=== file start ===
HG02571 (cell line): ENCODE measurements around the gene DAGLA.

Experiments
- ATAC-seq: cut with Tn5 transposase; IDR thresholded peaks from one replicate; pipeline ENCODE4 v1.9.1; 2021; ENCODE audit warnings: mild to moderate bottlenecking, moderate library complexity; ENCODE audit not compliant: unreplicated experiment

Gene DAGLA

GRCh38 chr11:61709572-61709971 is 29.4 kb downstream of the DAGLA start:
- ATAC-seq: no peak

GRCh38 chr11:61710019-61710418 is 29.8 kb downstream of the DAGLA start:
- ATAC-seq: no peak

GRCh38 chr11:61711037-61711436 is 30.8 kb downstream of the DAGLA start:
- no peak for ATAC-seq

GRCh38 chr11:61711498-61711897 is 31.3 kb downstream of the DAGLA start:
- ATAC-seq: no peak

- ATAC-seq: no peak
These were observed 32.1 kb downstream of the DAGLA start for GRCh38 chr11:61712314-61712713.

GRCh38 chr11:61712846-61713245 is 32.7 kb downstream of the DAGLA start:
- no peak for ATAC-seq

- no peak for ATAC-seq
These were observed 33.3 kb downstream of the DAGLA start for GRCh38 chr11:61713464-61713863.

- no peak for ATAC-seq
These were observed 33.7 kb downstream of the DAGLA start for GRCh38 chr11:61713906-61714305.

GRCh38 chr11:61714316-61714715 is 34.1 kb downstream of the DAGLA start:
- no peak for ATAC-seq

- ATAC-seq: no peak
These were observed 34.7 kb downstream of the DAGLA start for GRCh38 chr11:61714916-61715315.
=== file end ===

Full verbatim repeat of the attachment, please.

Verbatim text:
HG02571 (cell line): ENCODE measurements around the gene DAGLA.

Experiments
- ATAC-seq: cut with Tn5 transposase; IDR thresholded peaks from one replicate; pipeline ENCODE4 v1.9.1; 2021; ENCODE audit warnings: mild to moderate bottlenecking, moderate library complexity; ENCODE audit not compliant: unreplicated experiment

Gene DAGLA

GRCh38 chr11:61709572-61709971 is 29.4 kb downstream of the DAGLA start:
- ATAC-seq: no peak

GRCh38 chr11:61710019-61710418 is 29.8 kb downstream of the DAGLA start:
- ATAC-seq: no peak

GRCh38 chr11:61711037-61711436 is 30.8 kb downstream of the DAGLA start:
- no peak for ATAC-seq

GRCh38 chr11:61711498-61711897 is 31.3 kb downstream of the DAGLA start:
- ATAC-seq: no peak

- ATAC-seq: no peak
These were observed 32.1 kb downstream of the DAGLA start for GRCh38 chr11:61712314-61712713.

GRCh38 chr11:61712846-61713245 is 32.7 kb downstream of the DAGLA start:
- no peak for ATAC-seq

- no peak for ATAC-seq
These were observed 33.3 kb downstream of the DAGLA start for GRCh38 chr11:61713464-61713863.

- no peak for ATAC-seq
These were observed 33.7 kb downstream of the DAGLA start for GRCh38 chr11:61713906-61714305.

GRCh38 chr11:61714316-61714715 is 34.1 kb downstream of the DAGLA start:
- no peak for ATAC-seq

- ATAC-seq: no peak
These were observed 34.7 kb downstream of the DAGLA start for GRCh38 chr11:61714916-61715315.